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White-clawed crayfish

Scientific name: Austropotamobius pallipes    

Country: Originally widespread in Europe, populations are decreasing.

Continent: Europe

Diet: Omnivore – snails, worms, insect larvae, small fish, algae, leaf litter and calcified plants. Diet varies as the crayfish ages.

Food & feeding: Omnivore

Habitats: Rivers, streams, lakes

Conservation status: Endangered

Relatives: Lobster

Description: Looking like mini lobsters, one of the first things you will notice are the large front claws. These are used for displays during the breeding season, as well as being a useful tool for collecting food. These claws give the white-clawed crayfish its name. Their bodies are an olive brown colour, but the underside of the claws is a pale pink-white. They are the largest freshwater invertebrate in the UK and play an important role in rivers and lakes. They help to keep water ecology stable and are a food source for creatures such as otters and herons. Generally, adults grow to a maximum of 15cm and they can live over 10 years.

Lifestyle: Despite their claws, white-clawed crayfish are shy animals, hiding under rocks and roots in rivers and lakes. They are nocturnal and can best be seen in shallow water during the evening. Important to our waterways, they are seriously under threat from the introduced American signal crayfish. The signal crayfish out competes the UK species for resources, but also carries a disease known as the crayfish plague – harmless to the signal crayfish but deadly to the white-clawed crayfish.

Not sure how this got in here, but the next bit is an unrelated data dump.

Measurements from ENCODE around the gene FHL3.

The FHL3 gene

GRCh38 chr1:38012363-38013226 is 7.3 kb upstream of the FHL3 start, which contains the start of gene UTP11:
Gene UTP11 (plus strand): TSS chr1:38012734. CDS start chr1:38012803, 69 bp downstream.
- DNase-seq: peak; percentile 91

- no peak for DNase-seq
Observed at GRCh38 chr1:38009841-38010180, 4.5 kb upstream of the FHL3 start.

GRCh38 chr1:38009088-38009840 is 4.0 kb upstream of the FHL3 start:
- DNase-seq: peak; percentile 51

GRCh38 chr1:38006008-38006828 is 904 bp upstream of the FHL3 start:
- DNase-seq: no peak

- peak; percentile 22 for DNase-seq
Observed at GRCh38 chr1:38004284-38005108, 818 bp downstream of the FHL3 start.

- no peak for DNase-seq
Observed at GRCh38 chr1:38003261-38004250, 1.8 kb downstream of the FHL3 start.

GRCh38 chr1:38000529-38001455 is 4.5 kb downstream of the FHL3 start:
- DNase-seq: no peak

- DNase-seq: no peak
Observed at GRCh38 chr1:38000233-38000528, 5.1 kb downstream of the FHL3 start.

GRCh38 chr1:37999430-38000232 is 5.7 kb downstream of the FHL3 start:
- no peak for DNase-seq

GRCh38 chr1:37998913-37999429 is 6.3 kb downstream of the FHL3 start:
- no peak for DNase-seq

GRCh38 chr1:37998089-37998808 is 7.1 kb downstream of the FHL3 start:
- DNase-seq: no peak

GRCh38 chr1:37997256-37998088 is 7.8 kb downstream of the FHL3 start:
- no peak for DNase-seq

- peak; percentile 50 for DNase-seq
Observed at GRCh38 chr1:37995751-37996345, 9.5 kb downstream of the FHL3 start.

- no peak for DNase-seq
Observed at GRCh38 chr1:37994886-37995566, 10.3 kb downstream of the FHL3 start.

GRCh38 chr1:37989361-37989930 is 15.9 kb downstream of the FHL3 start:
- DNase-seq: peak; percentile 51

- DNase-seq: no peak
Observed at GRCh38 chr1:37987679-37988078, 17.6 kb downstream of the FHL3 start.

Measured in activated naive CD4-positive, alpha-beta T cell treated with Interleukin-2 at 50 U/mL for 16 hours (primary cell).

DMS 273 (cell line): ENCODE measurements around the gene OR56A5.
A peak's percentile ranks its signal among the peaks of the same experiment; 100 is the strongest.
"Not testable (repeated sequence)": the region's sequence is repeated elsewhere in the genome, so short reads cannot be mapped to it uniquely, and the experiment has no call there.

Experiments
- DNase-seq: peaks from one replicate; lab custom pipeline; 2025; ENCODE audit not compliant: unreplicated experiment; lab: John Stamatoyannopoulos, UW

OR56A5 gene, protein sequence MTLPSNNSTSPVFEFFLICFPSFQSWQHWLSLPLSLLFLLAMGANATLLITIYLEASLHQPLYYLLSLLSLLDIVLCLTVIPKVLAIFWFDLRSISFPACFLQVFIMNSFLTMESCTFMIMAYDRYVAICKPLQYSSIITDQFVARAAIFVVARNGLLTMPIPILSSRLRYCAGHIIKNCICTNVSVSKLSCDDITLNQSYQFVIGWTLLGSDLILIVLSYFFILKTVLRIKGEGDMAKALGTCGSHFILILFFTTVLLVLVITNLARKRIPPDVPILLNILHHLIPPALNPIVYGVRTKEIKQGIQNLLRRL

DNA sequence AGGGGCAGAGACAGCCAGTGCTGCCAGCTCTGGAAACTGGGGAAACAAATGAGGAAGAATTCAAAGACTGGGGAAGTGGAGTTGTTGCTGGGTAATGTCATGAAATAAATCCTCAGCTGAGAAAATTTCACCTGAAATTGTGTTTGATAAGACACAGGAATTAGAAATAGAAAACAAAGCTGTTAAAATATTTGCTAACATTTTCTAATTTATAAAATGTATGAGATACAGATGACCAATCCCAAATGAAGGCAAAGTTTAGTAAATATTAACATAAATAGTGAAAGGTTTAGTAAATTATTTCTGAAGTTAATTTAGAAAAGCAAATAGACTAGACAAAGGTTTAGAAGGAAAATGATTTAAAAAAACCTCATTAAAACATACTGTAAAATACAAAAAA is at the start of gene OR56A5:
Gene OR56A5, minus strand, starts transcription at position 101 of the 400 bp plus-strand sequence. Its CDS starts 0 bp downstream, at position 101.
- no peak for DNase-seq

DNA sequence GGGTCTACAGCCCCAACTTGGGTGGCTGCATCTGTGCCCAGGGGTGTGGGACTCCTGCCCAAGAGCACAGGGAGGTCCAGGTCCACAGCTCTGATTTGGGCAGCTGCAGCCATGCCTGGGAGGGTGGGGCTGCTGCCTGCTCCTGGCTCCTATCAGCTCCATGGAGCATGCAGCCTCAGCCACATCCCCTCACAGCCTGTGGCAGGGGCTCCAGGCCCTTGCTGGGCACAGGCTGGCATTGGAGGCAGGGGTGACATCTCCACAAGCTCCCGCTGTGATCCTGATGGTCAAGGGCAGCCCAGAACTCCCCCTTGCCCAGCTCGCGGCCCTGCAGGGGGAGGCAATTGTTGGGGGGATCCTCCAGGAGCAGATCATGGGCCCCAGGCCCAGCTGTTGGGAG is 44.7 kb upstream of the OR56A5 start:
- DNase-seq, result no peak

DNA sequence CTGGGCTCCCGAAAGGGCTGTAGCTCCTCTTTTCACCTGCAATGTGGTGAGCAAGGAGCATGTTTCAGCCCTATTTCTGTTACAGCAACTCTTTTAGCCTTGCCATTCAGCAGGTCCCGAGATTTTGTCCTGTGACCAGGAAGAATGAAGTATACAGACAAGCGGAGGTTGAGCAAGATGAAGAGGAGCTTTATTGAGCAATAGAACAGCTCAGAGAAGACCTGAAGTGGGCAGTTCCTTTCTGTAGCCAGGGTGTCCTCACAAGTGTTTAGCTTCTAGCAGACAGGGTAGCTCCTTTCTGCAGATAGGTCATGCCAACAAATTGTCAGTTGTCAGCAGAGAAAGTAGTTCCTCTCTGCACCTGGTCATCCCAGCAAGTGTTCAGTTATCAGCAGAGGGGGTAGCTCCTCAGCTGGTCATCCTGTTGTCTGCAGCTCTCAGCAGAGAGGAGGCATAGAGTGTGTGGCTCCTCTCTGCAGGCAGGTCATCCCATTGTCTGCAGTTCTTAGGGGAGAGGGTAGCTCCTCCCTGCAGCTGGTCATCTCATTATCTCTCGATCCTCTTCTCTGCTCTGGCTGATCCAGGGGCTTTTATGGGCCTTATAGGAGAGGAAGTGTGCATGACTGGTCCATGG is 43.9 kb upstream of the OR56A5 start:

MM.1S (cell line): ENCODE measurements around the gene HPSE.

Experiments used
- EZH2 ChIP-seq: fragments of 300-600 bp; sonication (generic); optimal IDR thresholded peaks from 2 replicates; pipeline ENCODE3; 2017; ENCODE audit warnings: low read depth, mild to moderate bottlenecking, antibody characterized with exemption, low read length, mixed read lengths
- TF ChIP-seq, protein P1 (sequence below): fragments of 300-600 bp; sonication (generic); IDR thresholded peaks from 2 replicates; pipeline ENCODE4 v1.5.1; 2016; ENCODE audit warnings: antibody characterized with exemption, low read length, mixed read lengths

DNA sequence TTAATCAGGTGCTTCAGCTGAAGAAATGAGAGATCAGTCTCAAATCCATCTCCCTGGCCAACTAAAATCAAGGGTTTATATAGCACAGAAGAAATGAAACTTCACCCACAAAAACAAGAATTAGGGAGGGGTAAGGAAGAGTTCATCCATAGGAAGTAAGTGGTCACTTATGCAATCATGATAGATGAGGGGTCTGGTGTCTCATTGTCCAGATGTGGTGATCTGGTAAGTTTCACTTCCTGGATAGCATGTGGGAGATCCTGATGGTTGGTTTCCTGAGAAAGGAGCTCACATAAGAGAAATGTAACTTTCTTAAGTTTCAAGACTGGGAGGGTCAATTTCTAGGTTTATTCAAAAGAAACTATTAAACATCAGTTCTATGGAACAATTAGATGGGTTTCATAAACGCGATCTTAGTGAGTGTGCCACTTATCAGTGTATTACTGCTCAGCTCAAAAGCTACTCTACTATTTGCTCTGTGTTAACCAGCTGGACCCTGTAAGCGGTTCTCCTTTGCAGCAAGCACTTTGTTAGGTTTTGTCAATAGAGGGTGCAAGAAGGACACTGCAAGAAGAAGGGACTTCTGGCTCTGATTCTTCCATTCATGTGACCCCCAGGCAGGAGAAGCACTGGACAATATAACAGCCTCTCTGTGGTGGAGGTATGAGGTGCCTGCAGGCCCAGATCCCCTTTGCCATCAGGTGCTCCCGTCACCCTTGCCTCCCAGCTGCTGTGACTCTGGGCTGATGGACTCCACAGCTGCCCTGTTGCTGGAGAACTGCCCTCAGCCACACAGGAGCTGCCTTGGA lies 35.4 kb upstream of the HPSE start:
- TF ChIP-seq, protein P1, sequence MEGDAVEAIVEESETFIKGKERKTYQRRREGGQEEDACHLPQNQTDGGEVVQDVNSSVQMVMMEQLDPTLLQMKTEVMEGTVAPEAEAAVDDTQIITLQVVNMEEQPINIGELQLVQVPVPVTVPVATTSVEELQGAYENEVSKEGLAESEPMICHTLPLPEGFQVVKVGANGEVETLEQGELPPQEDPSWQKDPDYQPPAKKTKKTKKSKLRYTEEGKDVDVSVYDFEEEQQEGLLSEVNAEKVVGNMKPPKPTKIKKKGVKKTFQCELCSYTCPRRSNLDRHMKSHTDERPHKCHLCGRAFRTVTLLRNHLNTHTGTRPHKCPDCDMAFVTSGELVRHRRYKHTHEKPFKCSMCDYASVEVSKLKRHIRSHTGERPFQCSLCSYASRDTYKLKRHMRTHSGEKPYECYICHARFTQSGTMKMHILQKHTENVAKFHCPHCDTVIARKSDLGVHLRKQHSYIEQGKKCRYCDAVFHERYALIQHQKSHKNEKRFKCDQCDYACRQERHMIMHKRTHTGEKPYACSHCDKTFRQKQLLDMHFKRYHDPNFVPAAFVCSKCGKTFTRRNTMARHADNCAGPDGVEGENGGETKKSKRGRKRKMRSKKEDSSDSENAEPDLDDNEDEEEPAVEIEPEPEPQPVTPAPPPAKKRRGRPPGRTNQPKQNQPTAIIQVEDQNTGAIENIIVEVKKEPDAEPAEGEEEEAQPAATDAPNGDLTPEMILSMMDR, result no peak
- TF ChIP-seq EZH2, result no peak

Family & friends: A solitary species, individuals only seek out others during the breeding season (September to December).

Keeping in touch: When crayfish meet other individuals they use their antennae, claws and general body movement to communicate. Males become very territorial during the breeding season and they display their claws.  They also send out warning messages by releasing urine when competing males enter their territory.

Growing up: Females typically start to produce eggs after 3 to 4 years (when carpace length reaches 24mm or more). They make good mothers… in the beginning. Producing between 20 and 160 eggs per brood, the mother protectively carries the eggs under her tail for the entire winter. Once hatched the young hold on to the mother until they are ready to survive on their own. However, once the young are ready to leave, it is a race to get away from mum who will try and eat them!

Conservation news: Up to 95% of white-clawed crayfish populations in the UK have been lost in recent years – mostly because of the American signal crayfish and the crayfish plague. Bristol Zoo Gardens is working with the South West Crayfish Conservation Group to move threatened populations to safe areas in the wild. An exciting captive breeding programme is also being run at Bristol Zoo Gardens in an effort to stabilise the rapidly declining wild populations. Click here and see our conservation projects page for more information on the project, and how you can help prevent the spread of disease.